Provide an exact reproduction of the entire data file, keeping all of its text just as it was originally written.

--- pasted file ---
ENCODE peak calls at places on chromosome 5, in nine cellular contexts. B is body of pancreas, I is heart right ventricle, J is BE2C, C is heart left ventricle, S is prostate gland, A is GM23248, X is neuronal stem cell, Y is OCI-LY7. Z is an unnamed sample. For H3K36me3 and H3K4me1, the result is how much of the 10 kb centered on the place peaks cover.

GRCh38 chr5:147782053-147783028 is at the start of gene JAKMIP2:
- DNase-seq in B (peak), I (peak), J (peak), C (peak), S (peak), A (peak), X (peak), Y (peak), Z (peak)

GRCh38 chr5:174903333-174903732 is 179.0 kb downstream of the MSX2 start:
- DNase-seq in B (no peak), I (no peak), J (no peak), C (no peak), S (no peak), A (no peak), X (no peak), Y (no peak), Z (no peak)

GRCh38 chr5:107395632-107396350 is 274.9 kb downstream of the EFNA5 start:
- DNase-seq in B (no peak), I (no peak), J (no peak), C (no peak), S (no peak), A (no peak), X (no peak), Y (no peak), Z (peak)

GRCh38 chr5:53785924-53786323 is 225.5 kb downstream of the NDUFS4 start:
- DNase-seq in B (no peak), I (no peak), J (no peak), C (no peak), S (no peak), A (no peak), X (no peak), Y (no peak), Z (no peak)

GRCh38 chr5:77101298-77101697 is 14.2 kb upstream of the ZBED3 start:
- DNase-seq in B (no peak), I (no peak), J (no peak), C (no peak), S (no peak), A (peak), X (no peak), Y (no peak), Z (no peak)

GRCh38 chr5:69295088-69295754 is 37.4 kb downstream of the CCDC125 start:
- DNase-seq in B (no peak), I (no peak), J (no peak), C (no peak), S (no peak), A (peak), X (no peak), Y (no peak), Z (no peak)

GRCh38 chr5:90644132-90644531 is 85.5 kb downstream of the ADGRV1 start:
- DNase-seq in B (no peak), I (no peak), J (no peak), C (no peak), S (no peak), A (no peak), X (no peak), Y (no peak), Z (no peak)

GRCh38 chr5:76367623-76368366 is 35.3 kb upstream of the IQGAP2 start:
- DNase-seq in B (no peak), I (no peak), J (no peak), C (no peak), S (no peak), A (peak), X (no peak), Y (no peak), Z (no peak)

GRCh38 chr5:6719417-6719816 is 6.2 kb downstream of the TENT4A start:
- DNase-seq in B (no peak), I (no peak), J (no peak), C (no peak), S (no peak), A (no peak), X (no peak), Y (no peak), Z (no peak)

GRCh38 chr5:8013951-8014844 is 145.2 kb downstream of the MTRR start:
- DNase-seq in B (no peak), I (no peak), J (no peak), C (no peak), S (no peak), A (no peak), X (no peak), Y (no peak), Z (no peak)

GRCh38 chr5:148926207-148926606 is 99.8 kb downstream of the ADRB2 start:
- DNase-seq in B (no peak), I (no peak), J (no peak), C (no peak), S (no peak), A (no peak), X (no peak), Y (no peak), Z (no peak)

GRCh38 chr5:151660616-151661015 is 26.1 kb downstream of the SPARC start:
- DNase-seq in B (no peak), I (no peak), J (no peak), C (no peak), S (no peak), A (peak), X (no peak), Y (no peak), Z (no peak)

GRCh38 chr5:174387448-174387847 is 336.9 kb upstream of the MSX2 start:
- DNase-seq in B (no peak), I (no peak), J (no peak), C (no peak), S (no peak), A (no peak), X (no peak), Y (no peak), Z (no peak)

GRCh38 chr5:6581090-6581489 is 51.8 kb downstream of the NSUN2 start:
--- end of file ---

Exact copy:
ENCODE peak calls at places on chromosome 5, in nine cellular contexts. B is body of pancreas, I is heart right ventricle, J is BE2C, C is heart left ventricle, S is prostate gland, A is GM23248, X is neuronal stem cell, Y is OCI-LY7. Z is an unnamed sample. For H3K36me3 and H3K4me1, the result is how much of the 10 kb centered on the place peaks cover.

GRCh38 chr5:147782053-147783028 is at the start of gene JAKMIP2:
- DNase-seq in B (peak), I (peak), J (peak), C (peak), S (peak), A (peak), X (peak), Y (peak), Z (peak)

GRCh38 chr5:174903333-174903732 is 179.0 kb downstream of the MSX2 start:
- DNase-seq in B (no peak), I (no peak), J (no peak), C (no peak), S (no peak), A (no peak), X (no peak), Y (no peak), Z (no peak)

GRCh38 chr5:107395632-107396350 is 274.9 kb downstream of the EFNA5 start:
- DNase-seq in B (no peak), I (no peak), J (no peak), C (no peak), S (no peak), A (no peak), X (no peak), Y (no peak), Z (peak)

GRCh38 chr5:53785924-53786323 is 225.5 kb downstream of the NDUFS4 start:
- DNase-seq in B (no peak), I (no peak), J (no peak), C (no peak), S (no peak), A (no peak), X (no peak), Y (no peak), Z (no peak)

GRCh38 chr5:77101298-77101697 is 14.2 kb upstream of the ZBED3 start:
- DNase-seq in B (no peak), I (no peak), J (no peak), C (no peak), S (no peak), A (peak), X (no peak), Y (no peak), Z (no peak)

GRCh38 chr5:69295088-69295754 is 37.4 kb downstream of the CCDC125 start:
- DNase-seq in B (no peak), I (no peak), J (no peak), C (no peak), S (no peak), A (peak), X (no peak), Y (no peak), Z (no peak)

GRCh38 chr5:90644132-90644531 is 85.5 kb downstream of the ADGRV1 start:
- DNase-seq in B (no peak), I (no peak), J (no peak), C (no peak), S (no peak), A (no peak), X (no peak), Y (no peak), Z (no peak)

GRCh38 chr5:76367623-76368366 is 35.3 kb upstream of the IQGAP2 start:
- DNase-seq in B (no peak), I (no peak), J (no peak), C (no peak), S (no peak), A (peak), X (no peak), Y (no peak), Z (no peak)

GRCh38 chr5:6719417-6719816 is 6.2 kb downstream of the TENT4A start:
- DNase-seq in B (no peak), I (no peak), J (no peak), C (no peak), S (no peak), A (no peak), X (no peak), Y (no peak), Z (no peak)

GRCh38 chr5:8013951-8014844 is 145.2 kb downstream of the MTRR start:
- DNase-seq in B (no peak), I (no peak), J (no peak), C (no peak), S (no peak), A (no peak), X (no peak), Y (no peak), Z (no peak)

GRCh38 chr5:148926207-148926606 is 99.8 kb downstream of the ADRB2 start:
- DNase-seq in B (no peak), I (no peak), J (no peak), C (no peak), S (no peak), A (no peak), X (no peak), Y (no peak), Z (no peak)

GRCh38 chr5:151660616-151661015 is 26.1 kb downstream of the SPARC start:
- DNase-seq in B (no peak), I (no peak), J (no peak), C (no peak), S (no peak), A (peak), X (no peak), Y (no peak), Z (no peak)

GRCh38 chr5:174387448-174387847 is 336.9 kb upstream of the MSX2 start:
- DNase-seq in B (no peak), I (no peak), J (no peak), C (no peak), S (no peak), A (no peak), X (no peak), Y (no peak), Z (no peak)

GRCh38 chr5:6581090-6581489 is 51.8 kb downstream of the NSUN2 start: